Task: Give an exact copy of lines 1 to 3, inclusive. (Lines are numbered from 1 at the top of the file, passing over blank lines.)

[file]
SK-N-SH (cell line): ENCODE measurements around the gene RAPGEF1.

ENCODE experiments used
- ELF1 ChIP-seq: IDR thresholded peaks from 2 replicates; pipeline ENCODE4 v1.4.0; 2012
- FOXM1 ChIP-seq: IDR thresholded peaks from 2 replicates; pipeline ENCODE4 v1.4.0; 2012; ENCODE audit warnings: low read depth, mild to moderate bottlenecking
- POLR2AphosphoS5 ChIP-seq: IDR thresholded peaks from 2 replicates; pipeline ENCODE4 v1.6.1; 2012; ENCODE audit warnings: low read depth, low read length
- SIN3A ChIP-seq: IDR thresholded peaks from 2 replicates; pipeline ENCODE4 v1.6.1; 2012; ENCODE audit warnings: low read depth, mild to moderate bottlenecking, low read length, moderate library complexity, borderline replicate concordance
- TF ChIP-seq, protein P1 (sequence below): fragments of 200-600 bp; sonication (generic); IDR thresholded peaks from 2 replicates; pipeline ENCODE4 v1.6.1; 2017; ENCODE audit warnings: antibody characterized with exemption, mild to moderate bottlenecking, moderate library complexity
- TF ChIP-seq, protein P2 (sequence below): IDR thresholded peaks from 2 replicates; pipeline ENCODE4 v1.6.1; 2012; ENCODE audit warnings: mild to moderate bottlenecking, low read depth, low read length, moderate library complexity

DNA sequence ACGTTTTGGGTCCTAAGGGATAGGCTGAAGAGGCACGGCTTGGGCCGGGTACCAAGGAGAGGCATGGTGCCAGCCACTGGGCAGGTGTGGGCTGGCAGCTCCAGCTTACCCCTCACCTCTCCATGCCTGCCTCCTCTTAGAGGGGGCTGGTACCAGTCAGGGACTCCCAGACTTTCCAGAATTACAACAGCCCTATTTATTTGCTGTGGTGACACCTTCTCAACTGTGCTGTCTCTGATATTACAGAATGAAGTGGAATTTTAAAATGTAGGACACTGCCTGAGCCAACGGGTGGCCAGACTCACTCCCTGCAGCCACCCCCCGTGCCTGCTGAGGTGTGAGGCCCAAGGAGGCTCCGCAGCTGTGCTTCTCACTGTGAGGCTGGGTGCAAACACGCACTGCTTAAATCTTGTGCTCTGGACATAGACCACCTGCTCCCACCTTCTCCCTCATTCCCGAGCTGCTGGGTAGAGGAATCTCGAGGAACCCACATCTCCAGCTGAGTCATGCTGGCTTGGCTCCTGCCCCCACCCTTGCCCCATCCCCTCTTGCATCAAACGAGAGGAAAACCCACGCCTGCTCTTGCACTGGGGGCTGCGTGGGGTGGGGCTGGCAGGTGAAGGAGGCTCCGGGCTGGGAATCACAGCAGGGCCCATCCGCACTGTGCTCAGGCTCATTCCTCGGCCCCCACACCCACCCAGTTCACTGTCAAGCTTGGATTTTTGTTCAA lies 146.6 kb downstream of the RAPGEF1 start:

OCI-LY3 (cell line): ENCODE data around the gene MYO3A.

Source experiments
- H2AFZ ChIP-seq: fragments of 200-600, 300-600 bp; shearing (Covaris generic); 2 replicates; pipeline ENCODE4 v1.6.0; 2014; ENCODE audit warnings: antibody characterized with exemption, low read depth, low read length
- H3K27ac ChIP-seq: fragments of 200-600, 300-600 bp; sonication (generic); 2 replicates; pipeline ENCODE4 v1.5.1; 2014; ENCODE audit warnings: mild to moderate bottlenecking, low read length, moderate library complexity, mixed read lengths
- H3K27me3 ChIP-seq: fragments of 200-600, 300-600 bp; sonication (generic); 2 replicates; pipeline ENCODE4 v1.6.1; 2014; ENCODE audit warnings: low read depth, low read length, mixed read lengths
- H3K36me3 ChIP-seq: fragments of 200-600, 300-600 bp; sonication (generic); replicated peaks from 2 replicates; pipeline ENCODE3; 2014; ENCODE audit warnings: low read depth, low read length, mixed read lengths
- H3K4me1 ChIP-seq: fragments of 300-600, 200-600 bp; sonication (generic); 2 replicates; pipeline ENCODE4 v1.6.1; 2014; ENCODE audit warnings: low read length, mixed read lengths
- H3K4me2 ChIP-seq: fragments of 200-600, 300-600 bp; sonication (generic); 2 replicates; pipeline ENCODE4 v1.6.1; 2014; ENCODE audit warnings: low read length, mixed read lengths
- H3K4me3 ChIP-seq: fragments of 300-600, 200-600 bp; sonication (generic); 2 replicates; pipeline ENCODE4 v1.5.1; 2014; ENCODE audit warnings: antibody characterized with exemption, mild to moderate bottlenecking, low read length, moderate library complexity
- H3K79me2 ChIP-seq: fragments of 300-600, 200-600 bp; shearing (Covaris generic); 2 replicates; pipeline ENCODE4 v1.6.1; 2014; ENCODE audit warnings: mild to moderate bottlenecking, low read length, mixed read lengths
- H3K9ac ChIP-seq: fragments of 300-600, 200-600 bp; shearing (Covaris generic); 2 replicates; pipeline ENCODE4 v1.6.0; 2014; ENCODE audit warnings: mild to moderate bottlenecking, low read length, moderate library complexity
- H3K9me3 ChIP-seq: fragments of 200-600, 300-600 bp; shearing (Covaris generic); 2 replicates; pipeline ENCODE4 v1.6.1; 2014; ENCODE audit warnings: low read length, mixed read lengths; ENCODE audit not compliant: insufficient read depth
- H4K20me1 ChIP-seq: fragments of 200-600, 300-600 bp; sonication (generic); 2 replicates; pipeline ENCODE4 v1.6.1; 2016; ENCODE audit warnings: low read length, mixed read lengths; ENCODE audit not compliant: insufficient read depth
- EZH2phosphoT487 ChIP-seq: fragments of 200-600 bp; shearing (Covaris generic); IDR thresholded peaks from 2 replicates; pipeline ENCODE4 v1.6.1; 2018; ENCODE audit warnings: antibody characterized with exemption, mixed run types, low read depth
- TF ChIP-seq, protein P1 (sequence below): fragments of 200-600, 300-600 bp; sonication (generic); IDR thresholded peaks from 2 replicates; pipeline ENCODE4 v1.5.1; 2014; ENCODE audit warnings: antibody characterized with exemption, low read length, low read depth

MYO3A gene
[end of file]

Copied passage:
SK-N-SH (cell line): ENCODE measurements around the gene RAPGEF1.

ENCODE experiments used
- ELF1 ChIP-seq: IDR thresholded peaks from 2 replicates; pipeline ENCODE4 v1.4.0; 2012